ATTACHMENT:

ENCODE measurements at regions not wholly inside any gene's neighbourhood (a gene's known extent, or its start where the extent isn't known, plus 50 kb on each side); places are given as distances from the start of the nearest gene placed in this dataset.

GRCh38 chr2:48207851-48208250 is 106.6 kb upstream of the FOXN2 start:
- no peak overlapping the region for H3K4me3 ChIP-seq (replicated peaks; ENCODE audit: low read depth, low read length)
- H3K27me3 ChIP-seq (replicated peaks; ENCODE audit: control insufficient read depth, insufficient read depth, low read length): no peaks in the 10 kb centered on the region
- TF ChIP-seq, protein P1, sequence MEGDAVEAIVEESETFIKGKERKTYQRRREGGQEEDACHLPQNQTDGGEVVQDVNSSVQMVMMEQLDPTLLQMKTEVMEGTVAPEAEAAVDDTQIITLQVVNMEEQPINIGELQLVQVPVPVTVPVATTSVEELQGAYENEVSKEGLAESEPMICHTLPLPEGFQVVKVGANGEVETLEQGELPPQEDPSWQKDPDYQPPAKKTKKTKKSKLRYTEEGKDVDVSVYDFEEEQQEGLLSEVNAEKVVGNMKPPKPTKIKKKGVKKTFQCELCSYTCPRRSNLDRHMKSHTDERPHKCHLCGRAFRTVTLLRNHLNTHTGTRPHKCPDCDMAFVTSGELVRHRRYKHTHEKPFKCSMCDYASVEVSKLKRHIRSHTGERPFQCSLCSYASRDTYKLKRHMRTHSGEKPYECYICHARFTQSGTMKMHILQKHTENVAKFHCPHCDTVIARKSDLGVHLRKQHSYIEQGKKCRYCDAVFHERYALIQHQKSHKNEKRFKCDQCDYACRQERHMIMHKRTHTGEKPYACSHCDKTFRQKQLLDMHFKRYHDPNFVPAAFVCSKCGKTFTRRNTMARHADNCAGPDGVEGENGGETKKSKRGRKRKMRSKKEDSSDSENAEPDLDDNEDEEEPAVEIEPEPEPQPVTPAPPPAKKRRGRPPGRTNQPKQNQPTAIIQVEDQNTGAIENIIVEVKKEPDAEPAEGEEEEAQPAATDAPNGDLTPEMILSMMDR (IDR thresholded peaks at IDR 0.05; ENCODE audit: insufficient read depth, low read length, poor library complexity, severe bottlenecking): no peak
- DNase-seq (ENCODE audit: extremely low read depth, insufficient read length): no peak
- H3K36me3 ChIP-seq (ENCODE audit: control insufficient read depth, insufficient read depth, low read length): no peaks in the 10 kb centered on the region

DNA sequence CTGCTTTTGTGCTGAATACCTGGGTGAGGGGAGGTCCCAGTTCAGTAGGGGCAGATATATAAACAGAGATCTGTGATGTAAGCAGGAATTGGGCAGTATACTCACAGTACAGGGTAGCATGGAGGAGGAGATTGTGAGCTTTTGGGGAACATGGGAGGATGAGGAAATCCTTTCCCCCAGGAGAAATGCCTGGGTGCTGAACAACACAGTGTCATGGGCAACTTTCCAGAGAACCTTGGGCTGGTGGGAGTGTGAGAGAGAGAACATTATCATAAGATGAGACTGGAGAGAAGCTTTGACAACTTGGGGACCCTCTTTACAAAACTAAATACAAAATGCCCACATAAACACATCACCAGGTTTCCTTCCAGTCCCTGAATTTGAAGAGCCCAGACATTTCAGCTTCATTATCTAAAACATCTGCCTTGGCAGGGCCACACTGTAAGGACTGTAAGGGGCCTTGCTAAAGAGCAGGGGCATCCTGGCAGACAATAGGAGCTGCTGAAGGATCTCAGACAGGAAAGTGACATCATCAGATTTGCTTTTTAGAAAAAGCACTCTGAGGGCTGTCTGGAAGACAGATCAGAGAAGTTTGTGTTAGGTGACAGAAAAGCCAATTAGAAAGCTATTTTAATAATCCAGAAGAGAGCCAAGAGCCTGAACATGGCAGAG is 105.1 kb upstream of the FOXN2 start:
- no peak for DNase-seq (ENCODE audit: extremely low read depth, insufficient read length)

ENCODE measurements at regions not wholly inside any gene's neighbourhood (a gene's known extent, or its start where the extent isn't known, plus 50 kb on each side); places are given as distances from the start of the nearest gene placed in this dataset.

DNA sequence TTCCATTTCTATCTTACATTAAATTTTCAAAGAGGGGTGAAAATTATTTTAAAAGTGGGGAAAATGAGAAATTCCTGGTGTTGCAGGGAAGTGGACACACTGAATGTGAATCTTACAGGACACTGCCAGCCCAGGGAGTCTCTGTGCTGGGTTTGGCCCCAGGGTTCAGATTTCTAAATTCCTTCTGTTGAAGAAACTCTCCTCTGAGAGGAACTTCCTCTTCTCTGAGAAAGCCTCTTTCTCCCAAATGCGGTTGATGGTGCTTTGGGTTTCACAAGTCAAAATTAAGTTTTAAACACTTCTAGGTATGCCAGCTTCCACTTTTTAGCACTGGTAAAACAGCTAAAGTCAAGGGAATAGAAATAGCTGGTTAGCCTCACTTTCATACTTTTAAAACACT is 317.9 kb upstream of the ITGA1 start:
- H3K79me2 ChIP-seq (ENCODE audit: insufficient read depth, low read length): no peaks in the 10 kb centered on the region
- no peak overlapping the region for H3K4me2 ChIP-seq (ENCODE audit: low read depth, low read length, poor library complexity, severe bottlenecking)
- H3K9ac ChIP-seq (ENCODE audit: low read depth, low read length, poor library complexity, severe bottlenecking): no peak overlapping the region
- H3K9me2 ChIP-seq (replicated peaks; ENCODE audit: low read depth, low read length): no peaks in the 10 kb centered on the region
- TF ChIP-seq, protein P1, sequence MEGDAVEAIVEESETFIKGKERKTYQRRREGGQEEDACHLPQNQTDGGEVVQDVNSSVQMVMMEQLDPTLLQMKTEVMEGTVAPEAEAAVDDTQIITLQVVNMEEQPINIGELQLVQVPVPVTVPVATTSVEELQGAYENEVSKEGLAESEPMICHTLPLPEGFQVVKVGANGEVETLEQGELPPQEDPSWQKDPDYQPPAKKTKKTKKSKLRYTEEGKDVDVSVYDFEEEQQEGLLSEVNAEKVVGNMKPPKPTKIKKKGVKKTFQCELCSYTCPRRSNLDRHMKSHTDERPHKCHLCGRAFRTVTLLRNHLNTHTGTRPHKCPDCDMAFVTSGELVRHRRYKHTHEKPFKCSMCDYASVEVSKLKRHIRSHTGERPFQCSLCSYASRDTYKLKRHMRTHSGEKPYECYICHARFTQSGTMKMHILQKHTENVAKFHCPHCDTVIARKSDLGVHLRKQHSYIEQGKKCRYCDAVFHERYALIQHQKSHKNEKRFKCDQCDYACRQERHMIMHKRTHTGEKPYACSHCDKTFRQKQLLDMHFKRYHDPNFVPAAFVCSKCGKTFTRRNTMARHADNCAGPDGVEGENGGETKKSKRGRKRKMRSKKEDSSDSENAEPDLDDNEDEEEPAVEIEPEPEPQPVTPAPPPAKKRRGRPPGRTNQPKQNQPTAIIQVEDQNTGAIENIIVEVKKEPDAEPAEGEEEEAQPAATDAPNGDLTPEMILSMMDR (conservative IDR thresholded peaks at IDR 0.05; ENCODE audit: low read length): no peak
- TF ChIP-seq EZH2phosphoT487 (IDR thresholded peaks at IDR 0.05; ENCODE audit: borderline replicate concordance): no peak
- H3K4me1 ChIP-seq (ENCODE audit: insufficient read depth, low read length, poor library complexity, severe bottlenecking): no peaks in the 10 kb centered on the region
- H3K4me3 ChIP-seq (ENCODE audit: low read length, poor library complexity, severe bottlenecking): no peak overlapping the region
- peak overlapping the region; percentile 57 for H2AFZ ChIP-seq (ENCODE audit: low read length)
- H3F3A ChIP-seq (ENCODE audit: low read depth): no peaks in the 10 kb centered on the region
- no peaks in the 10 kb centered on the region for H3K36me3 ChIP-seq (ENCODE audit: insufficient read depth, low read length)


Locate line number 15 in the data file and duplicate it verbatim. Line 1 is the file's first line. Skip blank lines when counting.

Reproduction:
- H3K9me2 ChIP-seq (replicated peaks; ENCODE audit: low read depth, low read length): no peaks in the 10 kb centered on the region